Reynolds 531 tubing transfer: a sign of quality. And more fancy brush work.

Oddly, the bike's transfers have survived rather well but there are parts of the frame where the paint has flaked off and some light rust taken hold and that's a concern. I'll use my usual trick of rubbing these rusty areas with scrunched up tin foil and WD40 as a lubricant and then see how it looks.

In the same way that I much prefer old cameras to new ones, I also love old bikes and have zero interest in modern carbon fibre machines. As a company, Hobbs of Barbican was only on the go for around twenty years but there's a rich history associated with the firm and I can relate to all of it. What I can't relate to is the idea of frames being built by people in Chinese sweatshops on a dollar a day, being quickly and garishly branded and then sold with an enormous mark-up. Will anyone collect these monstrosities in future? I doubt it.

It also helps that my late dad's lightweight racer was a late-1940s Hobbs bought when he was around 25. It was his cycling stories when I was a boy that sparked my interest in old bikes and Hobbs in particular. My collecting started when I set out to find a Hobbs just like his and now I have one.

Celluloid mudguards still hanging on 66 years later.
They need a small repair but are otherwise still serviceable.

Lucas "King of the Road" bell, big Miller lamp and GB
(after Gerry Burgess who started the company) brakes.
All set for the road - or will be with a lot of work!

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D.W. Lindsay
Fishtown of Usan - or why progress sucks


Andrea Ingram said...

Lovely. Proper bikes are always steel.
I have an Argos 531 made in Bristol an Argos Ishiwata tubed TT bike and a couple of Columbus tubed track bikes in the loft! The Steel Dave Moulton tandem is at a pals house!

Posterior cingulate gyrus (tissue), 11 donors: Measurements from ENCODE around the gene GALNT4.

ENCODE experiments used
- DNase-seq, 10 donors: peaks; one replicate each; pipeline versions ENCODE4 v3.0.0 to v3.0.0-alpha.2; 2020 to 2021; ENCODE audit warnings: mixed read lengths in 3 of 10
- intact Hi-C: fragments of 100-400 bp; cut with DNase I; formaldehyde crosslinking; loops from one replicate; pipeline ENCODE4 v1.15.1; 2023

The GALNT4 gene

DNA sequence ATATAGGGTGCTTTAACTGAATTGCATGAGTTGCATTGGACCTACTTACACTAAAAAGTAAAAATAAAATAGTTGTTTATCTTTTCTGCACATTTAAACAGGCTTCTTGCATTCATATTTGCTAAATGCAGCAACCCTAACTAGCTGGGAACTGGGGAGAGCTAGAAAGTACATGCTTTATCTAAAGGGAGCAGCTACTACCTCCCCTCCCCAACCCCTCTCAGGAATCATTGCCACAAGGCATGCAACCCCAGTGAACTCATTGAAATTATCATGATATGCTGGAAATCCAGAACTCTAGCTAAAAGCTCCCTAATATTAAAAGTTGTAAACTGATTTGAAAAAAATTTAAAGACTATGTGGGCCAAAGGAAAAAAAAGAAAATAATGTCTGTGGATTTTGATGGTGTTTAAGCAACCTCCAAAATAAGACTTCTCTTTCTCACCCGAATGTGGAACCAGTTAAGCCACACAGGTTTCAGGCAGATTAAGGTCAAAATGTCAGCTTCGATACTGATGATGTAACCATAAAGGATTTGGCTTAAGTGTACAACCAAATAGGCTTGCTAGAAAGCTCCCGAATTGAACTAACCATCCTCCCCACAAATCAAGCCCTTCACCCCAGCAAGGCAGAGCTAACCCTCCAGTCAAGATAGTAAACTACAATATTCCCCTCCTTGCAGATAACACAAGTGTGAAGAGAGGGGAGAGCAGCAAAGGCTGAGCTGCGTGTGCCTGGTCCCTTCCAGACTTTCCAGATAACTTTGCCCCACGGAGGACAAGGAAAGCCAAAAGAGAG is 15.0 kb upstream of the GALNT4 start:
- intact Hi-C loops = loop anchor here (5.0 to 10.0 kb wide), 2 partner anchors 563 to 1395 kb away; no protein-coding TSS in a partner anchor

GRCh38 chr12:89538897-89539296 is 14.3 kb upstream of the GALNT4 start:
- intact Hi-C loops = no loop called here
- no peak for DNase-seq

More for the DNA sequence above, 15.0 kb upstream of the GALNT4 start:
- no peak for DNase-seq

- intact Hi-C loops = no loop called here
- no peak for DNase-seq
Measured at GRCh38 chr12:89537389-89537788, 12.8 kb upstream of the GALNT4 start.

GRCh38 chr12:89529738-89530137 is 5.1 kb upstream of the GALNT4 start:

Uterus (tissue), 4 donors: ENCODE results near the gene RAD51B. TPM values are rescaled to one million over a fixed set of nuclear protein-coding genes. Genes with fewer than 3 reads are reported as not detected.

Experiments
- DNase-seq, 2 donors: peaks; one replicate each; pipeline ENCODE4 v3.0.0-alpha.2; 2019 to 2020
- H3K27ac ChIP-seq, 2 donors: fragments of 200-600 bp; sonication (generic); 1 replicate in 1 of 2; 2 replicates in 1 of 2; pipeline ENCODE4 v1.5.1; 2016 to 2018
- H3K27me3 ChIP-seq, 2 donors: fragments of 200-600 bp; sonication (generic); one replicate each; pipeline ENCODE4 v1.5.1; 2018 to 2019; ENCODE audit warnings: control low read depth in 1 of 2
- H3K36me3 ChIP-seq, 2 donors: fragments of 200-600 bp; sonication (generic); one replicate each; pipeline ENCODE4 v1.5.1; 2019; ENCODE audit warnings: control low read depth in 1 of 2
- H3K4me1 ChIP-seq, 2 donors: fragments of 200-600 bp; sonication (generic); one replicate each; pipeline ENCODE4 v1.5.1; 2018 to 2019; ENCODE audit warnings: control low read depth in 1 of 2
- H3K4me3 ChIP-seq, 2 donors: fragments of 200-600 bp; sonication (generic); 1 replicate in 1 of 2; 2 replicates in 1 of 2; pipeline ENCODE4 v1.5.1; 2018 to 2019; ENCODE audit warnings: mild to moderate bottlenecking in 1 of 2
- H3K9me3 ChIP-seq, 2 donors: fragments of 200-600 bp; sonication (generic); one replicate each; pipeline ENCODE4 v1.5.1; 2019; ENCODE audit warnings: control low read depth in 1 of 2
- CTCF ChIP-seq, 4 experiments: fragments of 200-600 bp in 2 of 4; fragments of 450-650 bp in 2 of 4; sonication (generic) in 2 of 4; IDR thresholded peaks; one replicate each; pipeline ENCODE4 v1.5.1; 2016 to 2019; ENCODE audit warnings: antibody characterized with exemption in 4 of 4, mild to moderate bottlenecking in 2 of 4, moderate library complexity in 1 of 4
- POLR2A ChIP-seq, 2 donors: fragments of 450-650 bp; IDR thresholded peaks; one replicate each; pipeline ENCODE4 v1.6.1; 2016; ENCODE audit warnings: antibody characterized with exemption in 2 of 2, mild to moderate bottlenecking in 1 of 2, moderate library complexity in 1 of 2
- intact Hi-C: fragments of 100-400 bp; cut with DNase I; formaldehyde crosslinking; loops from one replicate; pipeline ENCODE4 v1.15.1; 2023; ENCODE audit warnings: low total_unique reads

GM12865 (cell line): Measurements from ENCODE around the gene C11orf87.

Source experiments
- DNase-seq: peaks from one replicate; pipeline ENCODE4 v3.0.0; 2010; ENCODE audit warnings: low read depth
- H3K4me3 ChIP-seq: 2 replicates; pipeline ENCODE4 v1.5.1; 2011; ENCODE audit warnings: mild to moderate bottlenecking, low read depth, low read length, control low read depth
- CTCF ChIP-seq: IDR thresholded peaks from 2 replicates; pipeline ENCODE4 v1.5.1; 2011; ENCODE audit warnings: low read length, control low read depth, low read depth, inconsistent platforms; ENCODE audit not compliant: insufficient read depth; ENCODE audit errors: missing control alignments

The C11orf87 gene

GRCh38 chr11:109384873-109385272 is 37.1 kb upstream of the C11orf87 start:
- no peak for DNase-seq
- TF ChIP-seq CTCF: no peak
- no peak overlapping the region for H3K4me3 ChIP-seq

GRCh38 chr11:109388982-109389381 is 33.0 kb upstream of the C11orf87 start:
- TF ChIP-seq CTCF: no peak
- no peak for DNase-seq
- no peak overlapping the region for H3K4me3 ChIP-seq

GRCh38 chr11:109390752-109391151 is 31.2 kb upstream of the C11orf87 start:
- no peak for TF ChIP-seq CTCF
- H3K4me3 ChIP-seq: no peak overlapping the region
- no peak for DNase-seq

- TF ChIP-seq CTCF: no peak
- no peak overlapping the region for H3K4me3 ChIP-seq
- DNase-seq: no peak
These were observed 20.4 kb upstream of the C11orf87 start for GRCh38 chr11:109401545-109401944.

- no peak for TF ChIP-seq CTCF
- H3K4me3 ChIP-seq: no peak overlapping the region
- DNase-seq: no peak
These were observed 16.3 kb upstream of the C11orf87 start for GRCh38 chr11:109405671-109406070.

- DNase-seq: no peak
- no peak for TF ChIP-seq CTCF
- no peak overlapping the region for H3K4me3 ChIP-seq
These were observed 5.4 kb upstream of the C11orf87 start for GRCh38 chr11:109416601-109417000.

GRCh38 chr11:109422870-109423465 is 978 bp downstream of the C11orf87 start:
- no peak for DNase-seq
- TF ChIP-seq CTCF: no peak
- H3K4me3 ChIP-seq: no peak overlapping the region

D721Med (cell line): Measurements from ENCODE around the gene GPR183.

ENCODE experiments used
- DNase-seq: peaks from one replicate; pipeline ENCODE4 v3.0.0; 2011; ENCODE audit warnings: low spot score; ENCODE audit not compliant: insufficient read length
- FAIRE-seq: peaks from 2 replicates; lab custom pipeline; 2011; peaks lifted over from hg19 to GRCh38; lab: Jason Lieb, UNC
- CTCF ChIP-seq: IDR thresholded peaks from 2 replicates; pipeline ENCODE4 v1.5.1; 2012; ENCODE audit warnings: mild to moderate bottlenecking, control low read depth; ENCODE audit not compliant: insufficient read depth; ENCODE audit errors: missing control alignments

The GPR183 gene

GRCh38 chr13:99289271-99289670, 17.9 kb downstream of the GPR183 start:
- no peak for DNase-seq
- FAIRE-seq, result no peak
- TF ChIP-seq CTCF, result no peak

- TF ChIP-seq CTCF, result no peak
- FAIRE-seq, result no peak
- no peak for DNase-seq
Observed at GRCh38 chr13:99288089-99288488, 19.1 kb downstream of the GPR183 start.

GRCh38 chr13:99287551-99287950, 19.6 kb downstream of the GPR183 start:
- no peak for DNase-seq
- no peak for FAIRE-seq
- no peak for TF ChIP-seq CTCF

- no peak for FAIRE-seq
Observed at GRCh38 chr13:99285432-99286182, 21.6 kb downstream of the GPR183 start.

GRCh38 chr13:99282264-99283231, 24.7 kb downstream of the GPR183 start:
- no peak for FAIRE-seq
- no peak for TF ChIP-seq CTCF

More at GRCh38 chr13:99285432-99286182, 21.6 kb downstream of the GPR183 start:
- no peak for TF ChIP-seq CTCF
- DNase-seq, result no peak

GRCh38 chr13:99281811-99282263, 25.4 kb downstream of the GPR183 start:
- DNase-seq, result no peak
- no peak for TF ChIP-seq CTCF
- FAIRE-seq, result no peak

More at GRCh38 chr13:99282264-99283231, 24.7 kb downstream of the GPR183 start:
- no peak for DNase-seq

Bruce Robbins said...

Do you sometimes get the feeling we're all a bit mad? :)

Derek said...

Hi Bruce

It just proves the point that polite persistance pays. What a wonderful find and how good of the gent to decline payment.

That saddle looks far more comfortable than the one on my MTB plus look at that dynamo!

A quick search on ebay found a Hobbs of Barbican frame thought to date from 1930/40s for just £5.50. Tempted?

Look forward to seeing more as the restoration progresses.

Bruce Robbins said...

Thanks for pointing that one out, Derek, but I'm fairly certain that's not a Hobbs. I believe the frame might be 1950s and the forks from the 1930s or 1940s. The mudguard eyes where the mudguards would bolt to the frame are on the dropouts at the rear which is typical late 1940s or '50s. The mudguard eyes on the forks are a few inches up from the dropouts which is typical 1930s. The frame number mentioned by the seller would also place the frame as very early 1930s and it's certainly not that. All in all, a pretty ordinary mismatched frame/forks that I hope doesn't attract too high a bid.

Nelson said...

Its really an antique style bike and best if you need it as a show piece. I also have one but its to too old. Thanks for sharing.

Bruce Robbins said...

I don't share that view at all, Nelson. Yes, it's old but restored and set up properly the Hobbs is capable of doing what it did when it was new. Back in the day cyclists would do thousands of miles a year on these bikes, break time and distance records, compete in the Tour de France, etc. Granted it wouldn't be competitive if pitched against the top machines of today but that's unimportant to me. The Reynaulds 531 tube set used in its construction was the best you could get even into the late 1970s and full 531 bikes were still being built in the 1990s and enjoyed by cyclists of all standards. There are framebuilders today who will build you a 531 frame that would be just a few percent less efficient than the top carbon bikes. So old, yes, but antique? No way!